Serial.println("   Hz");

  else { //Waiting Line

    while (!SD.begin(chipSelect)) {
      Serial.println(F("Card failed, or not present"));

    if (WaitingLine == 0) {
      Serial.println(F("Switch is off"));
    if (WaitingLine > 40) {
      WaitingLine = 0;
    else {


//            FUNCTIONS

void InitializeSDCard()  
  Serial.println(F("Initializing SD card..."));
  while (!SD.begin(chipSelect)) {

    Serial.println(F("Card failed, or not present"));

  Serial.println(F("card initialized."));

void SearchSensor() { //I2CScanner Adaption

  byte error, address;
  int nDevices;

  nDevices = 0;
  for (address = 1; address < 127; address++ )
    // The i2c_scanner uses the return value of
    // the Write.endTransmisstion to see if
    // a device did acknowledge to the address.
    error = Wire.endTransmission();

    if (error == 0)
      Serial.print("I2C device found at address 0x");
      if (address < 16)
      Serial.print(address, HEX);
      Serial.println("  !");

    else if (error == 4)
      Serial.print("Unknow error at address 0x");
      if (address < 16)
      Serial.println(address, HEX);
  if (nDevices == 0) {
    Serial.println("No I2C devices found\n");


void setParametersForMPU() { // No idea...


  uint8_t rateset = 7;

  mpu.setAuxVDDIOLevel(1);//Sets High Level of Voltage
  //uint8_t x = mpu.getAccelerometerPowerOnDelay();


If you have only integer values you can try snprintf() but arduino version doesnt support floats or doubles.

If you do need to handle floats the article at http://dereenigne.org/arduino/arduino-float-to-string has some useful information about the dtostrf() function.


Okay, thanks for the tip! I actually only have to handle integer values. So snprintf() should work fine.
I have implemented snprintf() in my code to substitute the DataString stuff. It now looks something like this:

Code: [Select]

snprintf(DataLine, 100, "%l,%l,%l,%d,%d,%d,%d,%d,%d", SampleCounter,millis(),millis() - SamplingTime, ax,ay,az,gx,gy,gz);
SamplingTime = millis();

I do not have the Arduino at hand right now, but tomorrow morning I will post the results. At least the code compiles  :)


One of the graphs shows almost periodic spikes. When you write to SD, you actually place your data in a buffer. When the buffer if full, the card is written, which is where the spikes are. Try sdfat library instead. SD library is an outdated version of sdfat, wrapped in an easy layer of function calls. If you want hundreds of data points and several seconds of recording time, try a larger arduino such as arduino MEGA2560. It has 8KB SRAM. Say each data point is 3 integers of acceleration and 1 integer of millisecond tick (only last two bytes), you have 8 bytes of data per point. Then MEGA2560 can store up to 1000 data points so that is several seconds of data.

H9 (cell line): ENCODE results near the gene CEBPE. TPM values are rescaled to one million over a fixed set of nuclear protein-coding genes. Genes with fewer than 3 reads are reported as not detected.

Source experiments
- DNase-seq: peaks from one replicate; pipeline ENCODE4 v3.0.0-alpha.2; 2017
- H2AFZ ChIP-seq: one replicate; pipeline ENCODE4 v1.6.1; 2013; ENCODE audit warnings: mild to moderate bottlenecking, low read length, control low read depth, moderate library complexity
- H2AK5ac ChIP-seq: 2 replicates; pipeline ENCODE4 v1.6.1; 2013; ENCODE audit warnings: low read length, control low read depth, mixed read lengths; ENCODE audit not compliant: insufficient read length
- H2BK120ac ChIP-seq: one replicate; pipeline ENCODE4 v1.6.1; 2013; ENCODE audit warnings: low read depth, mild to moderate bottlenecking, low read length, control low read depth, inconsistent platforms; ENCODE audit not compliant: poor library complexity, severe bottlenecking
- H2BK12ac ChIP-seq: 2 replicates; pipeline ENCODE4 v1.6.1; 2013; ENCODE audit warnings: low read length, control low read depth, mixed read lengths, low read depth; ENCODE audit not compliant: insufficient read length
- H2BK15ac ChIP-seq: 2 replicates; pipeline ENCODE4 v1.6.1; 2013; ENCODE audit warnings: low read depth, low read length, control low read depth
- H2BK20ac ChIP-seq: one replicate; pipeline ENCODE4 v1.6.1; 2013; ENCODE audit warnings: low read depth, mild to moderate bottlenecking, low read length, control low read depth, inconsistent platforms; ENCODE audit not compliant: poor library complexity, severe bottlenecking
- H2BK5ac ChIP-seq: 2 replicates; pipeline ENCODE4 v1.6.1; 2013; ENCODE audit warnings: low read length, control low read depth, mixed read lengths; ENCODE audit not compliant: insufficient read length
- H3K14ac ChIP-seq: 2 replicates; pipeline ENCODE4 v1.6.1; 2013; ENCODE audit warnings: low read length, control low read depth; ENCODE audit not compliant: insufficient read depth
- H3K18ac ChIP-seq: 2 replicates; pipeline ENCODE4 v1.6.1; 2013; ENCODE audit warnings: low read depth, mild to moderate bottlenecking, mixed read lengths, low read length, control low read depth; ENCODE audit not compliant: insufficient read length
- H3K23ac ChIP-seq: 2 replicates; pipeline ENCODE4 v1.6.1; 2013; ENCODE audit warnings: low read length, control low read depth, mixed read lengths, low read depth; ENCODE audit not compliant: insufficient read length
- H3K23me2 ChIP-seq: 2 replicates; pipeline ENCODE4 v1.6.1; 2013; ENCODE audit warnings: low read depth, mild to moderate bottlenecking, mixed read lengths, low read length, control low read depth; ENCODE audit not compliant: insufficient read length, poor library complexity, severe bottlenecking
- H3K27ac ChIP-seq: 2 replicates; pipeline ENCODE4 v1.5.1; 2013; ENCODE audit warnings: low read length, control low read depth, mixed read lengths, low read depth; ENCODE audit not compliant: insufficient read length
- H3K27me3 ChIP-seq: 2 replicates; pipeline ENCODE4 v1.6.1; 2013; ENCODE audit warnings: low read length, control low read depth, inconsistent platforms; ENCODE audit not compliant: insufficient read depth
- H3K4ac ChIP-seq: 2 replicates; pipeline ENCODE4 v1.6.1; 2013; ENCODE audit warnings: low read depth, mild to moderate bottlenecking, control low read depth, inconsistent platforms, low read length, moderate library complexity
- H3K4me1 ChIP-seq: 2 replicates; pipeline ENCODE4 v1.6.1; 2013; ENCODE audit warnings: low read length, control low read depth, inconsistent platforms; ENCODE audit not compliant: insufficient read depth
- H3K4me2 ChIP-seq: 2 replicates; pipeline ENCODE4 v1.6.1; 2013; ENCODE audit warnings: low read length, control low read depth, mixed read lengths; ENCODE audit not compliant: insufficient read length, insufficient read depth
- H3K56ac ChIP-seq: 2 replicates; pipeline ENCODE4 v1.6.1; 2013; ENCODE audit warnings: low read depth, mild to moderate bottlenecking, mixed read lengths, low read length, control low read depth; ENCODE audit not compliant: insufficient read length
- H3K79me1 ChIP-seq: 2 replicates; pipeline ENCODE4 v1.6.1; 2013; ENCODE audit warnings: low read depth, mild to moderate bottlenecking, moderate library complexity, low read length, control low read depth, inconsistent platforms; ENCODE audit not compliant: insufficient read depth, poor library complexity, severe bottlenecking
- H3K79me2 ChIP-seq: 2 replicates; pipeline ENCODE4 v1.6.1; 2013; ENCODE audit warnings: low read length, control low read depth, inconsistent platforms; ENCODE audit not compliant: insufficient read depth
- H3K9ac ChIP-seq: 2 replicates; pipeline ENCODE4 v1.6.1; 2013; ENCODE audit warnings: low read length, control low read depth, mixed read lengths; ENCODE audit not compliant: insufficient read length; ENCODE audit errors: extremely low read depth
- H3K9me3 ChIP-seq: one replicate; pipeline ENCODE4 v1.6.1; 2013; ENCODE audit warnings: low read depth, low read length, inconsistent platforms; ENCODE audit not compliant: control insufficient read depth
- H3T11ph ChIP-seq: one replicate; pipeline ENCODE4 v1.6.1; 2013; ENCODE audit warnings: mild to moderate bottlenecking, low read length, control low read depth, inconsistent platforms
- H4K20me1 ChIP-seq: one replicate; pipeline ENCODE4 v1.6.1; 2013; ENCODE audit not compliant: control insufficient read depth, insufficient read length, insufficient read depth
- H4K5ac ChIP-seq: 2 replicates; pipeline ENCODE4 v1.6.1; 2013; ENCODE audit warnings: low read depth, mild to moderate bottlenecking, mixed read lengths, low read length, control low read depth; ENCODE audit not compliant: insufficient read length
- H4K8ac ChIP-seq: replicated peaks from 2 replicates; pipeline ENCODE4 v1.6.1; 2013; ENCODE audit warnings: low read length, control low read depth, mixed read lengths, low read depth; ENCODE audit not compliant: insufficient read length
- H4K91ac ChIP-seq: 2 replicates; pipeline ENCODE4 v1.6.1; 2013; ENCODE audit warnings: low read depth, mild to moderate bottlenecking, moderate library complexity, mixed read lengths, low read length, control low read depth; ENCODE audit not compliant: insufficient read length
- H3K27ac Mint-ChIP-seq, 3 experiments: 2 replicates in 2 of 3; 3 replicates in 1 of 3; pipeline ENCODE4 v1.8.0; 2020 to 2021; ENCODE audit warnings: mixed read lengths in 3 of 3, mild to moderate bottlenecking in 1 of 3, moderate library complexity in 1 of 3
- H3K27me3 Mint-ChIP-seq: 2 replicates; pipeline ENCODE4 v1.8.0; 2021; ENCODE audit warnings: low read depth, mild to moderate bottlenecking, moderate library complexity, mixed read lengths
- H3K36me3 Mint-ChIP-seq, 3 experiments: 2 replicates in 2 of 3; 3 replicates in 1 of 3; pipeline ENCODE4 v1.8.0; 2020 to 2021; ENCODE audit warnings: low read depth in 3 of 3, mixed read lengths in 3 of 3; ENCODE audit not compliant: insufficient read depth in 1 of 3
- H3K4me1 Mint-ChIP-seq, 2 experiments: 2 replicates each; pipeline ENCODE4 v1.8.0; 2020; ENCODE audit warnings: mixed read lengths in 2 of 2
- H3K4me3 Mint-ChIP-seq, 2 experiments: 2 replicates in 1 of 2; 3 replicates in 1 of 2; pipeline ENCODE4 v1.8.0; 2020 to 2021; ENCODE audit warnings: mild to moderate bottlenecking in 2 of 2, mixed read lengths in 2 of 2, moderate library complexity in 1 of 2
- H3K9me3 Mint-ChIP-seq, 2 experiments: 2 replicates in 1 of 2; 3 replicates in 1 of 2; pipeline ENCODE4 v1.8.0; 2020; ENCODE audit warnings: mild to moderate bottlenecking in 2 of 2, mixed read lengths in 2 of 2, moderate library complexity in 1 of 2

You can also try a bluetooth wireless module and print data to it at 115200 baud rate. If you print the integers, it's going to be about 5 char per data so about 20 (3D and time tick) and you still get about 500 samples per second.

Normally you can't really get high sampling rate. These breakout boards have capacitors to limit the sampling rate to less than 100 points a second.
Serial LCD keypad panel,phi_prompt user interface library,SDI-12 USB Adapter


Thanks for the tip with the snprintf(). Code already runs much better. I attached two plots of the sample time. The close up shows, that I get the samples pretty consistently at 2ms. But again there is that one time where everything slows down. I read, that that may be due to internal memory management of the SD card. I may have to get a better SD card.

Right now I am trying to use the internal FIFO of the MPU6050, and buffer the data. But I don't understand the concepts completely. I I have something like 100 samples and I save them to the SD in one chunk, wouldn't that take more time, than just doing it more frequently? Because I can not save data, while I am saving, because I can not run functions in parallel, or can I?

@liudr:    I am using SDFat right now. Just in the simplest way possible. With snprintf() I get more than 1000 Datapoints a second, the problem is only, that they are not evenly distributed.
Using bluetooth is not an option right now. I could use a cable and try to get the Data over Serial, but that is way slower than storing it to the SD...


Serial is not necessarily slower. You can get maybe tens of KB per second onto an SD card with occasional slowdown when the sd write occurs. You can get sometimes 1Mbits per second with arduino UNO's serial chip. I routinely use 200,000 baud rate for my MEGA 2560, which uses the same USB serial chip as UNO (ATMEGA16U2). That is almost 20KB/second. You can further increase the serial baud rate as long as you are still getting consistent results (think about matching the frequency of 16MHz MCU with baud rate, such as 400,000 etc.) There is even 1Mb/s bootloader so you can certainly do that fast. SD card on the other hand, is not at that speed yet.

BTW, you can use full speed SPI bus, which may increase write speed a bit. Also, if you are doing CRC, use larger CRC table in SRAM to speed up. But the bottle neck is always there, the data dump to SD card.

Remember, sd card is a block device, i.e. one block gets written at a time. Serial is a stream. You can easily keep a constant flow with a stream and block write on the PC side.
Serial LCD keypad panel,phi_prompt user interface library,SDI-12 USB Adapter



we have in our lab a Masurement about acceleration to.

We also geting peaks whitch are not explainable...for now...


we found out that the Frequency shifter and / or the motor producing
noice which influenz the acceloration.

Therefor we will put a mattal net arround it.
After that we will put ground on that.